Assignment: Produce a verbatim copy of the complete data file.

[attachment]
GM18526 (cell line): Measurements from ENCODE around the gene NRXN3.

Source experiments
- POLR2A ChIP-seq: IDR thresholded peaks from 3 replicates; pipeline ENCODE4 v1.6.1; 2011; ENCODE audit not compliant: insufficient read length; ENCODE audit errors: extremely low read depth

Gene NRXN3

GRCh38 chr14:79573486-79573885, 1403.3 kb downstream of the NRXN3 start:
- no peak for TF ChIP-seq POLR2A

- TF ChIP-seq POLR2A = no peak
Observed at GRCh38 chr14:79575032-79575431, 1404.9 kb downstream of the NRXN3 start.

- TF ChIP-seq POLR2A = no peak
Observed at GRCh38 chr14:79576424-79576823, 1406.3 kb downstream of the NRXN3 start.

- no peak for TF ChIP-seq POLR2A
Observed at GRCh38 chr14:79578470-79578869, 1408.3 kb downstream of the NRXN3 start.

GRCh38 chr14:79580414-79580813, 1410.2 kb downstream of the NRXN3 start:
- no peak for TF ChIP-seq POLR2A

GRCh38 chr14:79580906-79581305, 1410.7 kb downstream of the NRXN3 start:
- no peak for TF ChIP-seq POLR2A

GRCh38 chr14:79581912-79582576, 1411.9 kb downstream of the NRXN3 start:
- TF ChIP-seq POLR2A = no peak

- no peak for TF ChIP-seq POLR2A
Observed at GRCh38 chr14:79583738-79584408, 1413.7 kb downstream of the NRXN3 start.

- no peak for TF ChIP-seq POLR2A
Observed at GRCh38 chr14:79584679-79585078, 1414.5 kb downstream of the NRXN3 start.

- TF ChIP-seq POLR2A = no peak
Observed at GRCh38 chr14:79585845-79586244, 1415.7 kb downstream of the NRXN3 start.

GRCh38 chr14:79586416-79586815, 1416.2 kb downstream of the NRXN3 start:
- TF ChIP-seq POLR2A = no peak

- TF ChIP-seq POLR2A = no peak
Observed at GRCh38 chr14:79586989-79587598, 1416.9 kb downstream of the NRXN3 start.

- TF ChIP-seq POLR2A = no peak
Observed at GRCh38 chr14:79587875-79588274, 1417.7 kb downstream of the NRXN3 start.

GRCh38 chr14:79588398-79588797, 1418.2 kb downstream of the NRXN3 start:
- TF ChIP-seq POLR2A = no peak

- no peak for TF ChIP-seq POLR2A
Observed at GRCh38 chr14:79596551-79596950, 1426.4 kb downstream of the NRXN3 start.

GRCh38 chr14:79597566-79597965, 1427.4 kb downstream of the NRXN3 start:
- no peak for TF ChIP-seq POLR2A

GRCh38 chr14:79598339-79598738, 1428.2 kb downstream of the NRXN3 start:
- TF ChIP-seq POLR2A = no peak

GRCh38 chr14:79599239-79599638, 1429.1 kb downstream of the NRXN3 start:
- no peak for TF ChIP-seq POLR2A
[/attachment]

GM18526 (cell line): Measurements from ENCODE around the gene NRXN3.

Source experiments
- POLR2A ChIP-seq: IDR thresholded peaks from 3 replicates; pipeline ENCODE4 v1.6.1; 2011; ENCODE audit not compliant: insufficient read length; ENCODE audit errors: extremely low read depth

Gene NRXN3

GRCh38 chr14:79573486-79573885, 1403.3 kb downstream of the NRXN3 start:
- no peak for TF ChIP-seq POLR2A

- TF ChIP-seq POLR2A = no peak
Observed at GRCh38 chr14:79575032-79575431, 1404.9 kb downstream of the NRXN3 start.

- TF ChIP-seq POLR2A = no peak
Observed at GRCh38 chr14:79576424-79576823, 1406.3 kb downstream of the NRXN3 start.

- no peak for TF ChIP-seq POLR2A
Observed at GRCh38 chr14:79578470-79578869, 1408.3 kb downstream of the NRXN3 start.

GRCh38 chr14:79580414-79580813, 1410.2 kb downstream of the NRXN3 start:
- no peak for TF ChIP-seq POLR2A

GRCh38 chr14:79580906-79581305, 1410.7 kb downstream of the NRXN3 start:
- no peak for TF ChIP-seq POLR2A

GRCh38 chr14:79581912-79582576, 1411.9 kb downstream of the NRXN3 start:
- TF ChIP-seq POLR2A = no peak

- no peak for TF ChIP-seq POLR2A
Observed at GRCh38 chr14:79583738-79584408, 1413.7 kb downstream of the NRXN3 start.

- no peak for TF ChIP-seq POLR2A
Observed at GRCh38 chr14:79584679-79585078, 1414.5 kb downstream of the NRXN3 start.

- TF ChIP-seq POLR2A = no peak
Observed at GRCh38 chr14:79585845-79586244, 1415.7 kb downstream of the NRXN3 start.

GRCh38 chr14:79586416-79586815, 1416.2 kb downstream of the NRXN3 start:
- TF ChIP-seq POLR2A = no peak

- TF ChIP-seq POLR2A = no peak
Observed at GRCh38 chr14:79586989-79587598, 1416.9 kb downstream of the NRXN3 start.

- TF ChIP-seq POLR2A = no peak
Observed at GRCh38 chr14:79587875-79588274, 1417.7 kb downstream of the NRXN3 start.

GRCh38 chr14:79588398-79588797, 1418.2 kb downstream of the NRXN3 start:
- TF ChIP-seq POLR2A = no peak

- no peak for TF ChIP-seq POLR2A
Observed at GRCh38 chr14:79596551-79596950, 1426.4 kb downstream of the NRXN3 start.

GRCh38 chr14:79597566-79597965, 1427.4 kb downstream of the NRXN3 start:
- no peak for TF ChIP-seq POLR2A

GRCh38 chr14:79598339-79598738, 1428.2 kb downstream of the NRXN3 start:
- TF ChIP-seq POLR2A = no peak

GRCh38 chr14:79599239-79599638, 1429.1 kb downstream of the NRXN3 start:
- no peak for TF ChIP-seq POLR2A